Massive budget cuts lead alum, Seth Yoder, to jobs he never dreamed of

Seth Yoder sits at a desk wearing a mask
Seth Yoder

Story by Grace Stetsko

Seth Yoder graduated from Colorado State University in the spring of 2010 with a degree in Nutrition and Food Science from the Department of Food Science and Human Nutrition in the College of Health and Human Sciences.

Tell us about your current position

My main position is Food Safety Consultant, i.e. management consultant to the food industry regarding food safety and quality control. I have been working in the food/beverage industry for about a decade now and a few years ago decided to start an LLC and market my services. Basically, I go to food or beverage production facilities across the country and recommend ways to improve or help prepare them for audits or FDA inspectors. I call this my ‘day job’ and it pays most of the bills. It involves quite a bit of travel which I like.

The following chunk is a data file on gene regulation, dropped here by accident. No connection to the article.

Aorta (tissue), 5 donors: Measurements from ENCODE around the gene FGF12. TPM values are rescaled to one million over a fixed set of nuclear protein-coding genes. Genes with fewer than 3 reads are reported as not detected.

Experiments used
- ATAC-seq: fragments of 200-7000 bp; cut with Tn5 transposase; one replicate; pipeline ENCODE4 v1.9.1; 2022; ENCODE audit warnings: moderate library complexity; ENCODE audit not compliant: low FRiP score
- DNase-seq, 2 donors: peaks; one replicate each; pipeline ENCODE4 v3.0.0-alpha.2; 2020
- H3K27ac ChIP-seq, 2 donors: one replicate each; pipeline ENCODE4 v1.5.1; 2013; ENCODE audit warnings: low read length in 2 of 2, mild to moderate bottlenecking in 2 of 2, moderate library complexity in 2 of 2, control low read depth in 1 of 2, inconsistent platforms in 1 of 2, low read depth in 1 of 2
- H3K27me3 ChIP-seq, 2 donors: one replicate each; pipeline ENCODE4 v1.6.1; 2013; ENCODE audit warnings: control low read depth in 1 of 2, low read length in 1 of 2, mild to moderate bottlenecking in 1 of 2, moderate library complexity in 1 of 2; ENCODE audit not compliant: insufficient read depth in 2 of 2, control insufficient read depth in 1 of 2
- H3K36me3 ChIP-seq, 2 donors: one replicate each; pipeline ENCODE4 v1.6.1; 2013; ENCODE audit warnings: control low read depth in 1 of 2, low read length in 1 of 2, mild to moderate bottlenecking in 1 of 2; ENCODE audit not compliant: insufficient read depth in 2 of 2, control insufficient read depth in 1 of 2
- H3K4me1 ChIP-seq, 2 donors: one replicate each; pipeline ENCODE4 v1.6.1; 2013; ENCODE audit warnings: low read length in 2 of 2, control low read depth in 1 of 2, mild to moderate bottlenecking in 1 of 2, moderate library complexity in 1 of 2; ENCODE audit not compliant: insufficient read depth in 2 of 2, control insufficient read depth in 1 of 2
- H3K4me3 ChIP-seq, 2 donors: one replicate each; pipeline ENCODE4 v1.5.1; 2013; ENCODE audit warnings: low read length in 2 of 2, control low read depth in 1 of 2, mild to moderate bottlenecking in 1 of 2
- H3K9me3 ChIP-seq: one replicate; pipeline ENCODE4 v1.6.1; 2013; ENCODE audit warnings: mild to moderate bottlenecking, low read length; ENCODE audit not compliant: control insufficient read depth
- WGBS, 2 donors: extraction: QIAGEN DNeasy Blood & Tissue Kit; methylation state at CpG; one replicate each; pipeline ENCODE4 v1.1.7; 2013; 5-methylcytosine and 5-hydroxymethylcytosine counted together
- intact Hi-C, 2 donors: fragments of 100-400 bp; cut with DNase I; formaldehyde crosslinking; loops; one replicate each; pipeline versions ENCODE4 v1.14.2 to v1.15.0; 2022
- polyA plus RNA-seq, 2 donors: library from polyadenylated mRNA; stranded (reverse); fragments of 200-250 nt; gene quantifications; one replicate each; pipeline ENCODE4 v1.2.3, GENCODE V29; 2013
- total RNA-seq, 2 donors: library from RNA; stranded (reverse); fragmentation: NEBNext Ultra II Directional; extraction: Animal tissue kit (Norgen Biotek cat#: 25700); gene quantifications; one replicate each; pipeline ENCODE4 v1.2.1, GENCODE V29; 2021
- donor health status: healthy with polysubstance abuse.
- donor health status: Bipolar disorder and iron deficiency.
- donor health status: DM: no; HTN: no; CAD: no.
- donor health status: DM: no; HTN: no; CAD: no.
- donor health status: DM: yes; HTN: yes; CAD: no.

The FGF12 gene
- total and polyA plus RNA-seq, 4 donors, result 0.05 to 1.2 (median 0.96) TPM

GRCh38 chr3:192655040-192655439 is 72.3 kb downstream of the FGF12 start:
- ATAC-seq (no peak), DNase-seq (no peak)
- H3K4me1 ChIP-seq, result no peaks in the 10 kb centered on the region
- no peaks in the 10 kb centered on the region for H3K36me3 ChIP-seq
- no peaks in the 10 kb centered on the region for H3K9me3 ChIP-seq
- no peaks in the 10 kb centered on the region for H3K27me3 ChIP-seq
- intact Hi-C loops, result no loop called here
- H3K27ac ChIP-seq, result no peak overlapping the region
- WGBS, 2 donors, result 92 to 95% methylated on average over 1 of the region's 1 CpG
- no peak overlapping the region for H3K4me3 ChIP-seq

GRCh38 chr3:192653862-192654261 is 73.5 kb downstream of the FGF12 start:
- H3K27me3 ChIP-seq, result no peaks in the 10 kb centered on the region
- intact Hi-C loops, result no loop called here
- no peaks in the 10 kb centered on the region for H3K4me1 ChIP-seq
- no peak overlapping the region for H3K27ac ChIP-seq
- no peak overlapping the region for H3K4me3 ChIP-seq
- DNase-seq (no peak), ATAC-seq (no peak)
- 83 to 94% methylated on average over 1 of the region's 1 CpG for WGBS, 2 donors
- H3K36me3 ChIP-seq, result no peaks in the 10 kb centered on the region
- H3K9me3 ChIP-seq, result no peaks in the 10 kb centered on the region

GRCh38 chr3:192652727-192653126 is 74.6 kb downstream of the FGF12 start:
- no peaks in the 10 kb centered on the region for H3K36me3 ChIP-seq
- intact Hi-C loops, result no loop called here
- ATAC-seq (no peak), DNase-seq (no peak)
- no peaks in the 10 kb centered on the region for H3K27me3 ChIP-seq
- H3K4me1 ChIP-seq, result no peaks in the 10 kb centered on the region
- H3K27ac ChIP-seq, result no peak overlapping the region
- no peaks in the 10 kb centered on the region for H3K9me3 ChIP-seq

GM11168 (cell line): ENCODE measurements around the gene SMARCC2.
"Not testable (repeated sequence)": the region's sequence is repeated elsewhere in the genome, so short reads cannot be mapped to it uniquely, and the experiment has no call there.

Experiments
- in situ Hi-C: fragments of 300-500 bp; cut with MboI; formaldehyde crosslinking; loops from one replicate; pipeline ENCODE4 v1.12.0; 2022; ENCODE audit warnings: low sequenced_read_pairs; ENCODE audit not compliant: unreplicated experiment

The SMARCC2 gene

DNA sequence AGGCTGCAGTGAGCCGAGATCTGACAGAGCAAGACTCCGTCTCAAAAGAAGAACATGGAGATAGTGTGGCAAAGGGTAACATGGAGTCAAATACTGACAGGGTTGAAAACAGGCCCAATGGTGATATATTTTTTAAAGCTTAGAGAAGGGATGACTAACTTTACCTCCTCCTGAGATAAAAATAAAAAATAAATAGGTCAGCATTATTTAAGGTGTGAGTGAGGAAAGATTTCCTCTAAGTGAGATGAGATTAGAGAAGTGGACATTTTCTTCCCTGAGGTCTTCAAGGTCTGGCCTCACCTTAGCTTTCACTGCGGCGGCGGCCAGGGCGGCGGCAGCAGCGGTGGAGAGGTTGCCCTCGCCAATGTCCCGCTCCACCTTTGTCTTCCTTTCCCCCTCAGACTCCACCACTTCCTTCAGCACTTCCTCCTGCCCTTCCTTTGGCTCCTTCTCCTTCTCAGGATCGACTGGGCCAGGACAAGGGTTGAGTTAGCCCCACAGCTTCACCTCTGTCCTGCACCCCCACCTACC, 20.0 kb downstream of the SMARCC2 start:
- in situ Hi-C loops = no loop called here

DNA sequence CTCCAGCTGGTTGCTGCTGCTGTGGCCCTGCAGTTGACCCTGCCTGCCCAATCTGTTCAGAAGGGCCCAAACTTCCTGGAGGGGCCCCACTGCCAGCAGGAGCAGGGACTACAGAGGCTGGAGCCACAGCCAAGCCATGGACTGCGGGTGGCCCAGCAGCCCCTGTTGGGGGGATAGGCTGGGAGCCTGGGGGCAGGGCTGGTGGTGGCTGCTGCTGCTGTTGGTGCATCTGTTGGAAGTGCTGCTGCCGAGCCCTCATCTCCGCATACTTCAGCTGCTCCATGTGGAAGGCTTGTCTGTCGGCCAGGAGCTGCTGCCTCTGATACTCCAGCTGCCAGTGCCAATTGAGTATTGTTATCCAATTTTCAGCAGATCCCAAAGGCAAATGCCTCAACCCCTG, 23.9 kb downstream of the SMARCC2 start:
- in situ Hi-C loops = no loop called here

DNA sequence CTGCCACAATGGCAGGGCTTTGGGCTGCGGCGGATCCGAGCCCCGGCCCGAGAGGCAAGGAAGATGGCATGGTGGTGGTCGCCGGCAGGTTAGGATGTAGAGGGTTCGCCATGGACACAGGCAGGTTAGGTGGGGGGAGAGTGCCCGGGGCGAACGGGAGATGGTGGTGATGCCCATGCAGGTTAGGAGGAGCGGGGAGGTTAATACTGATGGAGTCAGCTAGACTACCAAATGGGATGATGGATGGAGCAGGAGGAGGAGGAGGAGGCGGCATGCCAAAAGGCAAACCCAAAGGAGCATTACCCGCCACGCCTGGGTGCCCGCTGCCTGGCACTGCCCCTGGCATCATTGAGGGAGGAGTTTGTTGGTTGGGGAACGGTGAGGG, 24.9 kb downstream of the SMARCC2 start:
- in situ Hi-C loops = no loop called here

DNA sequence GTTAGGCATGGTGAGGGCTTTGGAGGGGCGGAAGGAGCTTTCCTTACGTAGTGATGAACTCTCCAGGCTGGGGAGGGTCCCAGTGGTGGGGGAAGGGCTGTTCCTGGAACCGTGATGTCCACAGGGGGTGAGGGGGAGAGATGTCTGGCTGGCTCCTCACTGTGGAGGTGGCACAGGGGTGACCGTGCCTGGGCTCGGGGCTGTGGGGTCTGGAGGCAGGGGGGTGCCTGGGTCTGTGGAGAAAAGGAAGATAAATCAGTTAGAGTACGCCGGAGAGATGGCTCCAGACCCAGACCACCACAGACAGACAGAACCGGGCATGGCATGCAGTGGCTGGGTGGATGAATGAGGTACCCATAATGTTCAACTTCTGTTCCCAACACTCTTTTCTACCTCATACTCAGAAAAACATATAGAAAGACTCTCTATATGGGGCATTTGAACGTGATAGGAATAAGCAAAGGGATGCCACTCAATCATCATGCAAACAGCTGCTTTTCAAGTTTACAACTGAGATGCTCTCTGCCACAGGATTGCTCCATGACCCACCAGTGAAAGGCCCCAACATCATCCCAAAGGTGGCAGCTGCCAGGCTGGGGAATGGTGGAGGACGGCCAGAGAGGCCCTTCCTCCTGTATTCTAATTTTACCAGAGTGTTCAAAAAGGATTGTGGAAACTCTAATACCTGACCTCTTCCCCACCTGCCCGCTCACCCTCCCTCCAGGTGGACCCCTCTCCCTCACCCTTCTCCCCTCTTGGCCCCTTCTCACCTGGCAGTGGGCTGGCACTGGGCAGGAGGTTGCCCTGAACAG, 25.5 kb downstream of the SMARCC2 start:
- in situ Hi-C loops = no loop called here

Another position is treasurer and co-founder of a nonprofit organization called Red Pen Reviews. There is so much misinformation out there in popular diet/nutrition books about what constitutes a healthy diet or how to effectively lose weight. Not long after graduating from CSU, I began blogging critical reviews about some of the books I had read. Some of the reviews got some attention, and another nutrition blogger and I decided that maybe we could turn this blogging hobby of reviewing books into a more systematic, analytical method and grade books on a standard. So we created this nonprofit to do that and hopefully be able to provide some good information to the public on which diet/nutrition books would be worth your time and money.